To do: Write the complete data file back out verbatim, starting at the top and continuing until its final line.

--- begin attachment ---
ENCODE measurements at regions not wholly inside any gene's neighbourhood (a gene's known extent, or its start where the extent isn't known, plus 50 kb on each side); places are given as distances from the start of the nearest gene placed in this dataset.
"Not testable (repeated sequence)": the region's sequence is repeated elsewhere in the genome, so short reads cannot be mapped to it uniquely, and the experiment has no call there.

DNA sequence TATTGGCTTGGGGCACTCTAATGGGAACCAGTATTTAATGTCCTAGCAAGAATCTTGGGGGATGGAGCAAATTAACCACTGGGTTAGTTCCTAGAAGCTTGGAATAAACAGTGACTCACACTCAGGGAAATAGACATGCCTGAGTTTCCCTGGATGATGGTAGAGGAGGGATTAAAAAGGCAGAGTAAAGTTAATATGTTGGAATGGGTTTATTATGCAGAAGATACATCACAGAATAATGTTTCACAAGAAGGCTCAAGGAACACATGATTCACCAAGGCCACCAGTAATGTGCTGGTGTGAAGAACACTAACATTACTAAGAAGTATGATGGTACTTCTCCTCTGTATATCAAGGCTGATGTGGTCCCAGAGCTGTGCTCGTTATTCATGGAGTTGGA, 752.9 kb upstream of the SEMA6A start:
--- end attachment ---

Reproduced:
ENCODE measurements at regions not wholly inside any gene's neighbourhood (a gene's known extent, or its start where the extent isn't known, plus 50 kb on each side); places are given as distances from the start of the nearest gene placed in this dataset.
"Not testable (repeated sequence)": the region's sequence is repeated elsewhere in the genome, so short reads cannot be mapped to it uniquely, and the experiment has no call there.

DNA sequence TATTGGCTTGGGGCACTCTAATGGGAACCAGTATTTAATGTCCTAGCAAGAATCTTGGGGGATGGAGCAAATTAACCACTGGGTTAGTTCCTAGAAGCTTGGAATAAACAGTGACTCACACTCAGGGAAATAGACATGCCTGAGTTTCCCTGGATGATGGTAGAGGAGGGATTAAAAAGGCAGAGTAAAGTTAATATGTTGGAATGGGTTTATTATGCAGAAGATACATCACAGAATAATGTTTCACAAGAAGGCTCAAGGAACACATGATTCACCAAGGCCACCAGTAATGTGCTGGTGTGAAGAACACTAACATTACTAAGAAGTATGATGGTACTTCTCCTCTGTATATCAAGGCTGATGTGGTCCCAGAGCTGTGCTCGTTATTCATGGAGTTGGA, 752.9 kb upstream of the SEMA6A start: